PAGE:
Samsung has published more details about its 108-megapixel ISOCELL Bright HMX sensor in a blog post and the accompanying videos on its website. The Korean company hyping up its camera sensors is nothing new, but this is interesting given that the Galaxy S11 is supposed to use this sensor or an improved version of it for its primary camera, going by all the leaks and reports so far.
Interestingly, though the next Galaxy flagship is at least a couple of months away from launch, the said camera sensor has already made its debut in the Mi Note 10 last month. For what it’s worth, the sensor has proven to be quite a performer when paired even with the mid-range Snapdragon 730G chipset in the Mi Note 10. We will know its true potential when Samsung pairs the sensor with flagship chipsets and top-notch image processing in its upcoming flagship.
Samsung ISOCELL Bright HMX is the first mobile image sensor in the industry to surpass 100 million pixels and also the first to feature a larger 1/1.33-inch sensor size. It comes with Smart-ISO technology that intelligently activates lower ISO in daylight and higher ISO in low light for better dynamic range and less noise.
The sensor incorporates Samsung’s ISOCELL Plus pixel isolation technology, which places a barrier around each pixel to prevent it from being contaminated by the colors of the adjacent pixels (also known as pixel crosstalk). The company says this is a major improvement over the previous sensors that were prone to quality degradation due to the crosstalk.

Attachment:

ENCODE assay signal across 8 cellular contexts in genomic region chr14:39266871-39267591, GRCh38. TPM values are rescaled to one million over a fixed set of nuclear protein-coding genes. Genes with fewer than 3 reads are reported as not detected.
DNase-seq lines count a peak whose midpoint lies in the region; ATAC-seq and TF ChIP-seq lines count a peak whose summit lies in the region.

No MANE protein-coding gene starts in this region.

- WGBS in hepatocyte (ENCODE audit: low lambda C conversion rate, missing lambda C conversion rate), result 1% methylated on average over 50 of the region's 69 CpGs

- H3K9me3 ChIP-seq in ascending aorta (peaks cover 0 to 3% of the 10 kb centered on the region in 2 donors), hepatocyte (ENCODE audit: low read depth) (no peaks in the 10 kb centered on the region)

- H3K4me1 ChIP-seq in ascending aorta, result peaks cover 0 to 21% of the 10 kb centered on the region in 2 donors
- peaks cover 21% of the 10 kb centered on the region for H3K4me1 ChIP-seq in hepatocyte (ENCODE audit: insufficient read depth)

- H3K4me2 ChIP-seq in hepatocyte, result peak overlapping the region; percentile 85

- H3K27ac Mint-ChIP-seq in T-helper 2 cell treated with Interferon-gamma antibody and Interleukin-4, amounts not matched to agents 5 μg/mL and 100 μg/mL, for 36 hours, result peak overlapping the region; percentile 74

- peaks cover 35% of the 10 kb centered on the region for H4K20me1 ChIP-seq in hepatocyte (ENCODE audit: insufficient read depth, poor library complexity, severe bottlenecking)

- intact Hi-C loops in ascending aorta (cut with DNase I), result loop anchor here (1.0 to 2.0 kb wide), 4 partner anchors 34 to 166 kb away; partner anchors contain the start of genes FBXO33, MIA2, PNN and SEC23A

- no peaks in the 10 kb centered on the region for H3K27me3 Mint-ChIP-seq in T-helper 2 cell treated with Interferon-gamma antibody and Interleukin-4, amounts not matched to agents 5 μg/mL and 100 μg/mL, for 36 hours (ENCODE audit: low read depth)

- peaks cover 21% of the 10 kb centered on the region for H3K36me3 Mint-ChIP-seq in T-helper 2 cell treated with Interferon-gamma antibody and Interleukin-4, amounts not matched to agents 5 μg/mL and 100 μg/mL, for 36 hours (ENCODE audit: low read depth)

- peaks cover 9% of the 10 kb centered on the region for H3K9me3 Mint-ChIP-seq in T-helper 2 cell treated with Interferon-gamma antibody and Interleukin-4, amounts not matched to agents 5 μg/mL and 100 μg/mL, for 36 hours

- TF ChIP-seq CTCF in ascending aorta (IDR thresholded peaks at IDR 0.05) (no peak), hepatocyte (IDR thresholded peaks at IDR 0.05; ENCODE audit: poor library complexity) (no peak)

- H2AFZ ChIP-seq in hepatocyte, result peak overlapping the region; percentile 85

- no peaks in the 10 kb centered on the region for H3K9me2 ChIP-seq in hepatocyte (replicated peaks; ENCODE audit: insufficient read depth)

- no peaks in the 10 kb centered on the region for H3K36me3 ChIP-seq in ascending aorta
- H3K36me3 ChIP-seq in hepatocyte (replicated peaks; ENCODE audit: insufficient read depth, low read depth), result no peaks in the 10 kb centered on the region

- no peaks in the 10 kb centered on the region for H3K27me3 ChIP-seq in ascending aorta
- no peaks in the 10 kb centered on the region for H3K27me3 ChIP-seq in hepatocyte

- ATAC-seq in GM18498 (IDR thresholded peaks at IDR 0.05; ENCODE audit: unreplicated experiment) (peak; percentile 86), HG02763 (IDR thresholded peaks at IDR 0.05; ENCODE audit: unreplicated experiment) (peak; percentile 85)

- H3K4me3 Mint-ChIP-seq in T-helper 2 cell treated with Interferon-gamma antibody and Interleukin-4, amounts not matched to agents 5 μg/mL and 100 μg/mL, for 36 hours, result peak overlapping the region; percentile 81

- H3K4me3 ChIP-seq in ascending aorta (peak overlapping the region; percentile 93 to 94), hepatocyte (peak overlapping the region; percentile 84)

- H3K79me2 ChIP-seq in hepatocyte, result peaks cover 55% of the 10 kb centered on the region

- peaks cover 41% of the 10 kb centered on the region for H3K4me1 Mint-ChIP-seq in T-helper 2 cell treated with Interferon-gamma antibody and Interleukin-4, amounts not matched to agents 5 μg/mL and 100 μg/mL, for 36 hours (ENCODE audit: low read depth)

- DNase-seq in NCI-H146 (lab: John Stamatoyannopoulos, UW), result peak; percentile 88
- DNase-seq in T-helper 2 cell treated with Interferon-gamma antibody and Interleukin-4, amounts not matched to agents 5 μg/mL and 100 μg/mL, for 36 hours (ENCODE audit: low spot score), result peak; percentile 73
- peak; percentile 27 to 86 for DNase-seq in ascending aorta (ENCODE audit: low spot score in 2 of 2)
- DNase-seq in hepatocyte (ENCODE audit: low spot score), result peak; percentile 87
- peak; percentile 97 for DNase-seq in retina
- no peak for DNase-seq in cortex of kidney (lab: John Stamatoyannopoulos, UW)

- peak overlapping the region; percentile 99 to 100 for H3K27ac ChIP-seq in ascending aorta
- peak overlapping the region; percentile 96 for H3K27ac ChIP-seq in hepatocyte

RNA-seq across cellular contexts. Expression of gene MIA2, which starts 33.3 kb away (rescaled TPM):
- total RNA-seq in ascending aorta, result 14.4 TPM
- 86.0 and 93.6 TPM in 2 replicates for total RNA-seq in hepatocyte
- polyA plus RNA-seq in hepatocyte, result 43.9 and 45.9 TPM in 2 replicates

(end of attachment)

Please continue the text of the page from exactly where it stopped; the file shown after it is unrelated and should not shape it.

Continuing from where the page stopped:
Samsung also says its Tetracell technology, which merges clusters of four pixels into single pixels and thereby turning 0.8μm pixels into 1.6μm ones, will improve low-light camera performance. It’s worth pointing out here that the same technology is already used in the company’s other sensors and the results don’t seem to match the hype. We have to wait and see if this changes with the Galaxy S11.
To be clear, Samsung hasn’t officially confirmed this is going to be the sensor used in the Galaxy S11, but there is growing evidence to suggest that maybe the case. All this hype for a camera sensor, one that already made its debut on a competitor’s device, is indicative of the same. The Korean tech giant is expected to announce its next Galaxy flagship in the third week of February. As the launch date nears, we can expect more details about the device and its camera capabilities to emerge online.